Acute myeloid leukemia: a retrospective claims analysis of resource utilization and expenditures for newly diagnosed patients from first-line induction to remission and relapse.


Journal Article

OBJECTIVE: The objective of this study was to estimate resource utilization and expenditures for patients with acute myeloid leukemia (AML) in a real-world claims database. RESEARCH DESIGN AND METHODS: AML patients were identified in MarketScan claims databases between 1 January 2009 and 31 January 2015. Patients had a minimum of two AML diagnosis codes, hospitalization within 14 days after initial diagnosis, and ≥6 months of enrollment before initial diagnosis. Patients were monitored from first-line induction to a record of remission. A subset had a record of a second treatment period, defined as time from relapse to remission. Patient demographics, AML risk factors, and comorbidities were recorded. Descriptive analysis of utilization and expenditures (in 2014 $US) were reported for each cohort. RESULTS: The inclusion criteria were met in 1597 patients (mean age, 58.4 years; 51.0% male). Ninety percent of patients had ≥1 risk factor for AML. Mean (SD) healthcare expenditures for patients from first-line induction to remission (n = 681) were $208,857 ($152,090). Of the 157 who had a record of relapse, 70 had a record of a second remission. Expenditures for these patients (n = 70) from relapse to remission were $142,569 ($208,307); 60% were admitted to a hospital for a mean of 18.5 hospital days, and 20% had ≥1 emergency room visit. CONCLUSIONS: Although this claims-based analysis is limited by a lack of generalizability to noninsured populations and potential underreporting of certain events and diagnoses, we found that treating AML patients poses a significant healthcare burden, during both first-line induction and relapse. With people living longer, the number of cases of AML is expected to increase in the future.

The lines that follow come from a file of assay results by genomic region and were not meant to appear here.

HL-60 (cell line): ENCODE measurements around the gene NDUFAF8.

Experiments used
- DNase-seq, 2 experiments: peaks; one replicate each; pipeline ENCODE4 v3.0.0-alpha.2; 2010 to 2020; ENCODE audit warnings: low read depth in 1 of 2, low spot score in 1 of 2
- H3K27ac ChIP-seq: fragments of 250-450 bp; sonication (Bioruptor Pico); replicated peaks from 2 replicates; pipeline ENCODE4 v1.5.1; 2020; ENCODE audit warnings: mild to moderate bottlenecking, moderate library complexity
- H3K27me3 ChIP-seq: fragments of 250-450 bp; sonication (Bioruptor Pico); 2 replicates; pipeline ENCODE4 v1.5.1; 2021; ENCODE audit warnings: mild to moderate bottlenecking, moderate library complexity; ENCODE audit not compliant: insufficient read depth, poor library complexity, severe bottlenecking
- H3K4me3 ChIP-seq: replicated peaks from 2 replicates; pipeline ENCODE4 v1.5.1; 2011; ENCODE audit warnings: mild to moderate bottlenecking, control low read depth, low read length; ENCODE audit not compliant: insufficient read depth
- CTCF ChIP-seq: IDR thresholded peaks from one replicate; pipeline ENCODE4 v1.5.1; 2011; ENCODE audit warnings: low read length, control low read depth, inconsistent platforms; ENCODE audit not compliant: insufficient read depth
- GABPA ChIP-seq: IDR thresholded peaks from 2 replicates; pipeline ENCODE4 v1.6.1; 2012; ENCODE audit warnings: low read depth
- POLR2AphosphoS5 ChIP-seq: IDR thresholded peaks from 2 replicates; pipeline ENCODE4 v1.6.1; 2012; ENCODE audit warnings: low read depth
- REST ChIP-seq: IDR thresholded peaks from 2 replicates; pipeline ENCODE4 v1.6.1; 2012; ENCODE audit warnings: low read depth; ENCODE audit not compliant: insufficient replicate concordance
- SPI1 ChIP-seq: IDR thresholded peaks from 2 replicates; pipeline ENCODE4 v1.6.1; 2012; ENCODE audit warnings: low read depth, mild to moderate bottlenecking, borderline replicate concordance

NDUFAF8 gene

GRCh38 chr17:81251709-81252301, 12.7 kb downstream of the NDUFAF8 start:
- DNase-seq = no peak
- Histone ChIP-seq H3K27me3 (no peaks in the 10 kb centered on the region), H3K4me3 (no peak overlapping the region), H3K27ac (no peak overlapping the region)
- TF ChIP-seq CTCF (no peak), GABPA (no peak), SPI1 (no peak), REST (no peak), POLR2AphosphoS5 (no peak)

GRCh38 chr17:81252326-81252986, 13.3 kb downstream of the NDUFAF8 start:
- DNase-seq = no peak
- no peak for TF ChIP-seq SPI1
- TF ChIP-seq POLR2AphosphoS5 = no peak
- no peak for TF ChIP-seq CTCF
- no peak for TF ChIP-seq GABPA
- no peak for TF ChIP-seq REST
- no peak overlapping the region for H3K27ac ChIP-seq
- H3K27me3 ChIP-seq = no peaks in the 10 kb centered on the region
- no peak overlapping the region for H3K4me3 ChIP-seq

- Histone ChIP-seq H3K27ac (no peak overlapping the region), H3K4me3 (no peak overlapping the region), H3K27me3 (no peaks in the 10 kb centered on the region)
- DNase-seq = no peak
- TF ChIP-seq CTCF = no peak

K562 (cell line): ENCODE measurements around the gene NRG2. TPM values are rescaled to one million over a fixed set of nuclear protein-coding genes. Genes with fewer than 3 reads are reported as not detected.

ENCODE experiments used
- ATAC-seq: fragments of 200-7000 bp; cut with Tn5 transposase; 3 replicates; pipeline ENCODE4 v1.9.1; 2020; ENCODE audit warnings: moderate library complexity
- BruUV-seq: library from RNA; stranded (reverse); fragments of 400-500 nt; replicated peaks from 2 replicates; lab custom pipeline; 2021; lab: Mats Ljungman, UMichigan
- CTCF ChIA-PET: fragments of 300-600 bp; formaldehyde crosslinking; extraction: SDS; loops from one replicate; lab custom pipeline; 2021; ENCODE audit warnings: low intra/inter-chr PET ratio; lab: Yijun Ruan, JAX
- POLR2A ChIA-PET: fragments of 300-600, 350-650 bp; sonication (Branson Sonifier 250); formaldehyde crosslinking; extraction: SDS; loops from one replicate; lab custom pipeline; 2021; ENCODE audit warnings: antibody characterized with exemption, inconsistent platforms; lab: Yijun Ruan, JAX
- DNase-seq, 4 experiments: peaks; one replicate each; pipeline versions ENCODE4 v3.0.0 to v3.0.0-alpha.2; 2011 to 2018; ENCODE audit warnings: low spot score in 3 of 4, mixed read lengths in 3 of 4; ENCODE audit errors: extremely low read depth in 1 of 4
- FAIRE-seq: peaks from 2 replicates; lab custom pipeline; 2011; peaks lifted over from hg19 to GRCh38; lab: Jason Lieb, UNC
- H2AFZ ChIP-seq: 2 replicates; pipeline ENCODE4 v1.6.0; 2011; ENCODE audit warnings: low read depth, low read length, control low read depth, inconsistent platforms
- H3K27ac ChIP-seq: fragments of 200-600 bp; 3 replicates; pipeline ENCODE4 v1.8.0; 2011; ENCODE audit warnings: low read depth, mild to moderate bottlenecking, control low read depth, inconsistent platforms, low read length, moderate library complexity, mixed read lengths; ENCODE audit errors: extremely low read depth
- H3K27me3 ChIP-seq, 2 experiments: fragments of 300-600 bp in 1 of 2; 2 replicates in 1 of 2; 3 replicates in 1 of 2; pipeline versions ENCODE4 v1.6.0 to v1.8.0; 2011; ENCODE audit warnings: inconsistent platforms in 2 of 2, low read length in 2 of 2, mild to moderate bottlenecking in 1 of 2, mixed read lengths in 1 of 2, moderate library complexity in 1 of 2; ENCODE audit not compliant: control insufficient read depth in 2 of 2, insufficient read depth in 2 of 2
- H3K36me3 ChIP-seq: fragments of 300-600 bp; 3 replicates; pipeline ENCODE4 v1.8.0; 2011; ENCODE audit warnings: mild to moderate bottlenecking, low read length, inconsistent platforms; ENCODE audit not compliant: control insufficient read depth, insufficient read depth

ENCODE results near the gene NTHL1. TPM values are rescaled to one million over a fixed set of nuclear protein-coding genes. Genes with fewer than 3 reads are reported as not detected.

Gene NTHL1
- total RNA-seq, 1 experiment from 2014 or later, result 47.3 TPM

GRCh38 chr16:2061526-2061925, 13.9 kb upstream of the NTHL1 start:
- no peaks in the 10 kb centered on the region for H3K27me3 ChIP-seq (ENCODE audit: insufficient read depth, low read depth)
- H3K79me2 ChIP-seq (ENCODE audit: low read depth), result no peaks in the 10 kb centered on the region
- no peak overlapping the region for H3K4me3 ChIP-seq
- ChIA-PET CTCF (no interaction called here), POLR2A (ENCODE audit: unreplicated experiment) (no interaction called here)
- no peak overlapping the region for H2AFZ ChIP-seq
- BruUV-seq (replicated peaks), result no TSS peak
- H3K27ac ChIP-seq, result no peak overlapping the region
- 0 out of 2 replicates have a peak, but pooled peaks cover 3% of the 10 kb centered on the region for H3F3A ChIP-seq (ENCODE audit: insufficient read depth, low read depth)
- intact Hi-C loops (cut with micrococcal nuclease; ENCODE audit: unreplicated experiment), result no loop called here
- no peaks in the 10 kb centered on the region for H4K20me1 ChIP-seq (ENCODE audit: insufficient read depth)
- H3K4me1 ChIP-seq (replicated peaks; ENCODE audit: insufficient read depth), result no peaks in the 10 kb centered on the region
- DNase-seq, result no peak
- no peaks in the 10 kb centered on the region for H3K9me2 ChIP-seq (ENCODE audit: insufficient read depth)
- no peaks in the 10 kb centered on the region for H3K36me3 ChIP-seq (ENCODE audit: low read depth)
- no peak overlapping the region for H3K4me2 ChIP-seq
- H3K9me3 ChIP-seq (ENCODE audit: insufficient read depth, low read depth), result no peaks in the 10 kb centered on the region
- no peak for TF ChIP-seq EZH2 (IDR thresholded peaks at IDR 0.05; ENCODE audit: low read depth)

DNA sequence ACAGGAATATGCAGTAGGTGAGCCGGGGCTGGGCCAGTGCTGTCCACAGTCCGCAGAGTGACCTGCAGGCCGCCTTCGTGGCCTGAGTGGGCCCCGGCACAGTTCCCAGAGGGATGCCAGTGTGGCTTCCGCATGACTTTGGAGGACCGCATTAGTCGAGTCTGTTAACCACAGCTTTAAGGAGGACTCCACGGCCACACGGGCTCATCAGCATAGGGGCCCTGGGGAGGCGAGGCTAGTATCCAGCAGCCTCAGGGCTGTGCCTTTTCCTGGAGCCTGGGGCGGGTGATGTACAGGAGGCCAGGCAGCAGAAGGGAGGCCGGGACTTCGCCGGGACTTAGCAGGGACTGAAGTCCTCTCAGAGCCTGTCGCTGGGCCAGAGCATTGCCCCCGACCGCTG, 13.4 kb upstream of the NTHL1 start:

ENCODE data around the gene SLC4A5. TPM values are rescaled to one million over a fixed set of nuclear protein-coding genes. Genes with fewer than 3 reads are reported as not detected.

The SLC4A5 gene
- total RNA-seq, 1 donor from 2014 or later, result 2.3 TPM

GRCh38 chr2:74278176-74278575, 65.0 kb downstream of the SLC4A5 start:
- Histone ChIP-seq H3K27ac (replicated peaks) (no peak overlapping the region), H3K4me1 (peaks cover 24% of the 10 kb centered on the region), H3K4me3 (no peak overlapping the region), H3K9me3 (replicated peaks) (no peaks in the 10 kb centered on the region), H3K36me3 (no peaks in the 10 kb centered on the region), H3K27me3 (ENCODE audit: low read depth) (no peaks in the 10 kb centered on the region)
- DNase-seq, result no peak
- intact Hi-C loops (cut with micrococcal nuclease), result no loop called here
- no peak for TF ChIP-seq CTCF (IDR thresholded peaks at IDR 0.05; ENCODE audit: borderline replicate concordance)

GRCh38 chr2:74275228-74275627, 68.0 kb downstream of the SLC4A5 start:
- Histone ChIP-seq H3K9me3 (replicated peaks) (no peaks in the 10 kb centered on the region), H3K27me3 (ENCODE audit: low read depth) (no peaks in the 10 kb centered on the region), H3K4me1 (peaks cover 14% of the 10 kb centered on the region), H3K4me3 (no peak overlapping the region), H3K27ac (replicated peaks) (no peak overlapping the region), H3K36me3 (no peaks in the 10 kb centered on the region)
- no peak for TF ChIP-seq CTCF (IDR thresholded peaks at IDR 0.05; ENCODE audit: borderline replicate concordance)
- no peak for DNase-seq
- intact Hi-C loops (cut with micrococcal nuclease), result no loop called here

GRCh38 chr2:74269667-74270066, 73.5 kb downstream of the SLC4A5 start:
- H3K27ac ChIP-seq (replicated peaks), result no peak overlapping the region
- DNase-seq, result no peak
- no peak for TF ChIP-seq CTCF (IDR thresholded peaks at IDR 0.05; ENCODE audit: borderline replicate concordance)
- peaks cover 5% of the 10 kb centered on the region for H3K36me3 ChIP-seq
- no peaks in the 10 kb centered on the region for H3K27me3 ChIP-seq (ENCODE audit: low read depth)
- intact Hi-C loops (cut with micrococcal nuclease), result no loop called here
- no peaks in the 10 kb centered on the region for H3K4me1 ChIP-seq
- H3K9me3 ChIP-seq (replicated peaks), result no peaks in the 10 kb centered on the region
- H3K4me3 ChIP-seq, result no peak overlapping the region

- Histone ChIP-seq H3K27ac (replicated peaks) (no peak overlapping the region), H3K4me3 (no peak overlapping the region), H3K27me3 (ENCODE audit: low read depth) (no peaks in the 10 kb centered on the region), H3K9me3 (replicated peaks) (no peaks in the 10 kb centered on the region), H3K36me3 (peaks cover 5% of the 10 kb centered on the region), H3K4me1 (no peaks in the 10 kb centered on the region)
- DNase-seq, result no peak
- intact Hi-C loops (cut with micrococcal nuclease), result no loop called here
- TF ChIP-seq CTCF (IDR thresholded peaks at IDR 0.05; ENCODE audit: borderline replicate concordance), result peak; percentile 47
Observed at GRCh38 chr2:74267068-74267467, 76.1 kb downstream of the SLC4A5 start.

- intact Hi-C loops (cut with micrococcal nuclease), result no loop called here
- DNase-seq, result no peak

Full Text

Duke Authors

Cited Authors

  • Irish, W; Ryan, M; Gache, L; Gunnarsson, C; Bell, T; Shapiro, M

Published Date

  • March 2017

Published In

Volume / Issue

  • 33 / 3

Start / End Page

  • 519 - 527

PubMed ID

  • 27966377

Pubmed Central ID

  • 27966377

Electronic International Standard Serial Number (EISSN)

  • 1473-4877

Digital Object Identifier (DOI)

  • 10.1080/03007995.2016.1267615


  • eng

Conference Location

  • England